It is time to tell you a secret my friends. I am a girl who codes. Before joining the World Bank, I was fluent in ASCII, developing systems and applications to make it easier to get things done.
Public Sector and Governance
A sub-Saharan African tax commissioner went to buy a bicycle for his son. The seller asked if he would like to get a receipt and pay a 15 percent higher price, or take the bike with no receipt at a lower price. The tax commissioner paused and thought. What would you do?
With the creation of the World Bank’s Human Capital project and launch of the Human Capital Index in October 2018 it is fitting for social accountability practitioners to ask how countries would be able to close the ‘human capital gap’ and to be accountable for their efforts?
The trope of a government office worker, discontent with their work, grumbling about paperwork and administrative tasks, is a cliché. An equally ubiquitous figure is the discontent citizen dissatisfied with long lines, complicated bureaucratic processes and inefficient service delivery, wondering why their governments can’t do better.
The World Bank supports governments across the world who strive to serve citizens better. One of the most powerful tools to do so are Citizen service centers (CSCs).
Along with other leaders from the World Bank Group, I am traveling back from a trip to Silicon Valley where we explored the links between technology and government, or GovTech, and their impact on developing countries and curbing corruption.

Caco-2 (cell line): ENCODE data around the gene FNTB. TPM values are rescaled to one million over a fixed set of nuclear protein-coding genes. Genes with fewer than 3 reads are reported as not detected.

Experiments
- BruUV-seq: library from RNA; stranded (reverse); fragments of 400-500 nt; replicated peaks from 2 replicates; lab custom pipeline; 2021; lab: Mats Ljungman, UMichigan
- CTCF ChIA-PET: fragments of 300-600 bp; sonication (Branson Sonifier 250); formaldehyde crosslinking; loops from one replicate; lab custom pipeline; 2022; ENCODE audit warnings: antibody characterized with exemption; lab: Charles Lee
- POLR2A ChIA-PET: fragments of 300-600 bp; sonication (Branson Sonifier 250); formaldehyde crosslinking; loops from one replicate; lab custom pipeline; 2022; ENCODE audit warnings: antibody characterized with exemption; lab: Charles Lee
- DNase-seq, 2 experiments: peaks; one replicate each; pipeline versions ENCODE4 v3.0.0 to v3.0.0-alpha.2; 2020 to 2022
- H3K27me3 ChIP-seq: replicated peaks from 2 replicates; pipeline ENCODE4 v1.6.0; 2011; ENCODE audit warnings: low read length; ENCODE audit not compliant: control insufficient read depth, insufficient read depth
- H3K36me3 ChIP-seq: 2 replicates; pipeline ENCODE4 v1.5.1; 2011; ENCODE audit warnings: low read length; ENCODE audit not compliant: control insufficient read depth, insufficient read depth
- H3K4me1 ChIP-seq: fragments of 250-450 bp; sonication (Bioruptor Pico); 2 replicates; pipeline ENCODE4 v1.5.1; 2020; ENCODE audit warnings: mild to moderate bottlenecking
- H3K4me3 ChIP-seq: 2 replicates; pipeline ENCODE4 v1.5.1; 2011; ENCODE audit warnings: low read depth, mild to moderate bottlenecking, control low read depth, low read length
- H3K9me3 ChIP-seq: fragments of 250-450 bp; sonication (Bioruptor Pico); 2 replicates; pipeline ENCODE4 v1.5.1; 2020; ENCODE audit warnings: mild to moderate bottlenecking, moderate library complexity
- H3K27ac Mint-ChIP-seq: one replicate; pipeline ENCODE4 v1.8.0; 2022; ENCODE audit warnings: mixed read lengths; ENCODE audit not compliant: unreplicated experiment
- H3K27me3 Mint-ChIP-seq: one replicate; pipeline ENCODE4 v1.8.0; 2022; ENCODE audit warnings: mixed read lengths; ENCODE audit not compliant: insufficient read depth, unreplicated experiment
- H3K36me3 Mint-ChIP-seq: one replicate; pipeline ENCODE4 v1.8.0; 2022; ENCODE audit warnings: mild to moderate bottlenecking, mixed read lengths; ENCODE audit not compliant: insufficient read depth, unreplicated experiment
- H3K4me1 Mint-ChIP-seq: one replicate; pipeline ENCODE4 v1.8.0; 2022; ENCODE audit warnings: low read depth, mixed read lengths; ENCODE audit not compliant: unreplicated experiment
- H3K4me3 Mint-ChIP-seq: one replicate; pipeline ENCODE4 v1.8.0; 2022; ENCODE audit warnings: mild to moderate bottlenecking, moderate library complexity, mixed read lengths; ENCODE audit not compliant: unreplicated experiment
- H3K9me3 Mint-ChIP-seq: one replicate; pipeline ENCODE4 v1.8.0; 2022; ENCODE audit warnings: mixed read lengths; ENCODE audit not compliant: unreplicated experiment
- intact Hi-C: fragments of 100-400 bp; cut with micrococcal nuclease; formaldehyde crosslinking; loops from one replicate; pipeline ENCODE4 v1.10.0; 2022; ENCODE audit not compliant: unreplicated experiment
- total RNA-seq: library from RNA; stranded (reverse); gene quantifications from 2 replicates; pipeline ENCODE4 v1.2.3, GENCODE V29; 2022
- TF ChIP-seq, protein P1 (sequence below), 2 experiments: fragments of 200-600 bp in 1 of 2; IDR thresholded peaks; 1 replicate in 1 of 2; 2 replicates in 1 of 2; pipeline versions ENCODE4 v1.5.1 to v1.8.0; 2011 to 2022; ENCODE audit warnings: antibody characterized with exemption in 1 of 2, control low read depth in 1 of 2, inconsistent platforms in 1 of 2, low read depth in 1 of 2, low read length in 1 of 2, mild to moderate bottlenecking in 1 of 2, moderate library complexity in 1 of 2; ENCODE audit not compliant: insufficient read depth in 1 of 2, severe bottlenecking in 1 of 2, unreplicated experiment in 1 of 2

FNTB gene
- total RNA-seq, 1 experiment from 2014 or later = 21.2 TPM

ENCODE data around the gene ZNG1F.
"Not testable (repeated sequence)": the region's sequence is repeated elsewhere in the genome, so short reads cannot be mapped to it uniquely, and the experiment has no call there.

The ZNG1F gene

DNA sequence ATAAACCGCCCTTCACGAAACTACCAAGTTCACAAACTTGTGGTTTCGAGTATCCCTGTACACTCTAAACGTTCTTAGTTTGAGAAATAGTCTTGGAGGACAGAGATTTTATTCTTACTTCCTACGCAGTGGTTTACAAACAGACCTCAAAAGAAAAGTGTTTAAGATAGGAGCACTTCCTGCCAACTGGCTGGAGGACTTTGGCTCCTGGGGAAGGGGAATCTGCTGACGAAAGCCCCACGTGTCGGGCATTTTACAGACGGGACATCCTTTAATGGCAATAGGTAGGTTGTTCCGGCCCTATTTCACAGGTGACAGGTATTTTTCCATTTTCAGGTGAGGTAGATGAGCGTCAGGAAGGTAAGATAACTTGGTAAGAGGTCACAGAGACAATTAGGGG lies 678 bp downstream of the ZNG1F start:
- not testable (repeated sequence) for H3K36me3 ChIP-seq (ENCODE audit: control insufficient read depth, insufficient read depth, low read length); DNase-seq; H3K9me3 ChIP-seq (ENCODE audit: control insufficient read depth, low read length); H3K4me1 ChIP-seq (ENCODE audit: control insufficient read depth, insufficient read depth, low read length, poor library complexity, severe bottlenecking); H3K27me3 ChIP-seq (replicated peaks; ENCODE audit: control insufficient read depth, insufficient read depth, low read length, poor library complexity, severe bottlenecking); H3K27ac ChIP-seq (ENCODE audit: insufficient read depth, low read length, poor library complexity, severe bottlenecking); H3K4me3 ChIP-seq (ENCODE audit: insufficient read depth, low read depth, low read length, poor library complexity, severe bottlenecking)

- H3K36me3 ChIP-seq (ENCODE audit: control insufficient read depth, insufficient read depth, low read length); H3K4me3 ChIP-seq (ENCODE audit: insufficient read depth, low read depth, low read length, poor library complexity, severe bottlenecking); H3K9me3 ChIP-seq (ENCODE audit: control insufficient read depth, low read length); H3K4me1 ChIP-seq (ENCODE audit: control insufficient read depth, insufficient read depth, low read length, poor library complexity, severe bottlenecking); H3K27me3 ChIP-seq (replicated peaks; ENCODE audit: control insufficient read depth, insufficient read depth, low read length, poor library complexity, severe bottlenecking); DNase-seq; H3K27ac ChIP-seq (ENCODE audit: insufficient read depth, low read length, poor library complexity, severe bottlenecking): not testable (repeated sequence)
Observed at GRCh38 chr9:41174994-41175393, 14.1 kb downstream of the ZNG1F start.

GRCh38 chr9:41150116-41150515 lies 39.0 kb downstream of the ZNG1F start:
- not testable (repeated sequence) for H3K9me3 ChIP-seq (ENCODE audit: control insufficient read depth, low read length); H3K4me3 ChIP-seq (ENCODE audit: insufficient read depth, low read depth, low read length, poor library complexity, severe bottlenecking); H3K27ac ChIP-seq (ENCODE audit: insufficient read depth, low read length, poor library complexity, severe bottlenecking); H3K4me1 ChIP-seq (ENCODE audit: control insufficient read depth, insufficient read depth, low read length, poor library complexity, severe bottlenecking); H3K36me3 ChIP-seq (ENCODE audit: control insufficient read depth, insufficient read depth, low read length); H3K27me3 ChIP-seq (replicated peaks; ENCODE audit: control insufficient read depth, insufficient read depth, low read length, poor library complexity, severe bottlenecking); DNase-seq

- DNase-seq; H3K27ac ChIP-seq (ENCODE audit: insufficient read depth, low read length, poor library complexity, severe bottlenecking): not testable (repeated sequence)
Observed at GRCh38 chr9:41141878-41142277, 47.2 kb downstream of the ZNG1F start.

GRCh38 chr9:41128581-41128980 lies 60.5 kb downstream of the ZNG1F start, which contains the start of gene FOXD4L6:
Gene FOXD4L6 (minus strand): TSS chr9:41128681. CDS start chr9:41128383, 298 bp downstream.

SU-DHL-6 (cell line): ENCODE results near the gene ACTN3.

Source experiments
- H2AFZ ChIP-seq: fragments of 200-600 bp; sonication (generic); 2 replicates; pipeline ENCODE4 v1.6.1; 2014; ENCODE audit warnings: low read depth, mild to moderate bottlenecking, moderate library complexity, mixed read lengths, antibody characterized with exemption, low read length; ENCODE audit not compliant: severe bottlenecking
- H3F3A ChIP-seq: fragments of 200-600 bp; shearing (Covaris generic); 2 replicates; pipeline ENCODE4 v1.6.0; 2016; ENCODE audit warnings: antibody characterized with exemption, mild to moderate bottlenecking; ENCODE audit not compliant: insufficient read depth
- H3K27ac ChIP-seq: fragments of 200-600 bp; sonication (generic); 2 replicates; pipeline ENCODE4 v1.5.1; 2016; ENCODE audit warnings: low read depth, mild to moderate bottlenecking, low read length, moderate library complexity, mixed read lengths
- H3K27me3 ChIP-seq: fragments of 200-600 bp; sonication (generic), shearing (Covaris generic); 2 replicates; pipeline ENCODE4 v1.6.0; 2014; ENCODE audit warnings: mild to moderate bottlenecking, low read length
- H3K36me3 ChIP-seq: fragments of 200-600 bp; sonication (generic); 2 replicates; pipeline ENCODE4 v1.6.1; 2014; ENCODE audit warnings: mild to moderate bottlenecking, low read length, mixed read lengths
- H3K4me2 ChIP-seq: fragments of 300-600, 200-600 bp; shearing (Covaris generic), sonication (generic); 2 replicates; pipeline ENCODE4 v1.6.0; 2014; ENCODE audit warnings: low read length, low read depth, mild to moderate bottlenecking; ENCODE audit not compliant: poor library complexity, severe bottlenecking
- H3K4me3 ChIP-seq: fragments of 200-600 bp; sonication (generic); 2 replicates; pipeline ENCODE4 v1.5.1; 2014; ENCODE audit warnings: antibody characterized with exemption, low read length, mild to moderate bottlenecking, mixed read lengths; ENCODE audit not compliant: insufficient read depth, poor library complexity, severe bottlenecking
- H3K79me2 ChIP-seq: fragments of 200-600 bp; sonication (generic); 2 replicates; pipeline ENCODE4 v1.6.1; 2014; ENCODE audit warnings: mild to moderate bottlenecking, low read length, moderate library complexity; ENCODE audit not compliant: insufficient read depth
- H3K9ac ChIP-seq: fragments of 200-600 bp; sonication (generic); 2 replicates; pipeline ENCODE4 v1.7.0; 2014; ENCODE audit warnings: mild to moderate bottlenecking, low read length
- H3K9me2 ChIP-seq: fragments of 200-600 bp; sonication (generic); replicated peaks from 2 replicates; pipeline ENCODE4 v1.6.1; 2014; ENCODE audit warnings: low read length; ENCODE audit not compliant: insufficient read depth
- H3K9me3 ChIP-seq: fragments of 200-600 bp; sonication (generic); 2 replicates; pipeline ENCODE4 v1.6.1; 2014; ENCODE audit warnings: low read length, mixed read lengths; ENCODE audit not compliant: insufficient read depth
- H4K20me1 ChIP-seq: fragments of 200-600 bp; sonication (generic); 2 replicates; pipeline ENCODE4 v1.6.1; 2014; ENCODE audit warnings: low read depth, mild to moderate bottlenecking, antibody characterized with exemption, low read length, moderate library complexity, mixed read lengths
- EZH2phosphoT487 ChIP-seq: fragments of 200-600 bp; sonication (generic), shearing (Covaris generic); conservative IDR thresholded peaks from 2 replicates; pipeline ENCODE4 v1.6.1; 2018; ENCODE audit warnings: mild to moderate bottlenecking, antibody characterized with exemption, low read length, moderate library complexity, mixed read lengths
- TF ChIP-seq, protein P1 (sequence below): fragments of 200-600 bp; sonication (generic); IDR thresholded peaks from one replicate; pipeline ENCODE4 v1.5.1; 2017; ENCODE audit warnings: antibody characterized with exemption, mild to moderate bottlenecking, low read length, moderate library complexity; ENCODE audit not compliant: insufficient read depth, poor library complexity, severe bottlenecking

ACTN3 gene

In October, hundreds of representatives of civil society organizations, public and private sector representatives, journalists and international organizations gathered in Copenhagen for the 18th International Anti-Corruption Conference. This annual conference is viewed by many as a leading forum in the field of anti-corruption.
Editor's note: This blog post is part of a series for the 'Bureaucracy Lab', a World Bank initiative to better understand the world's public officials.
The World Bank's Bureaucracy Lab has been inspired by the folks at the Development Impact blog to highlight some of the best PhD work on the various academic job markets.
A few weeks ago, The Economist published an article on economic governance that discussed the importance of public sector accounting. It recognized the importance of maintaining existing public-sector assets and investment in new ones. These assets, according to an IMF study, account for a significant portion of GDP. But, the article asserts, filling potholes and repairing bridges are not as politically appealing as flashy new infrastructure, and few economies engage in robust public-sector accounting that demonstrates the net worth of these assets.
Maybe if governments and citizens understood the value of their public assets, they’d be inclined to invest in their maintenance – avoiding waste and even catastrophic accidents when poor infrastructure fails?
A healthy mix of innovation, continuous engagement, and effective implementation can bring about sustained transformation in public procurement. A more effective and transparent procurement system frees up public money for achieving more and better development outcomes and improving the delivery of public services.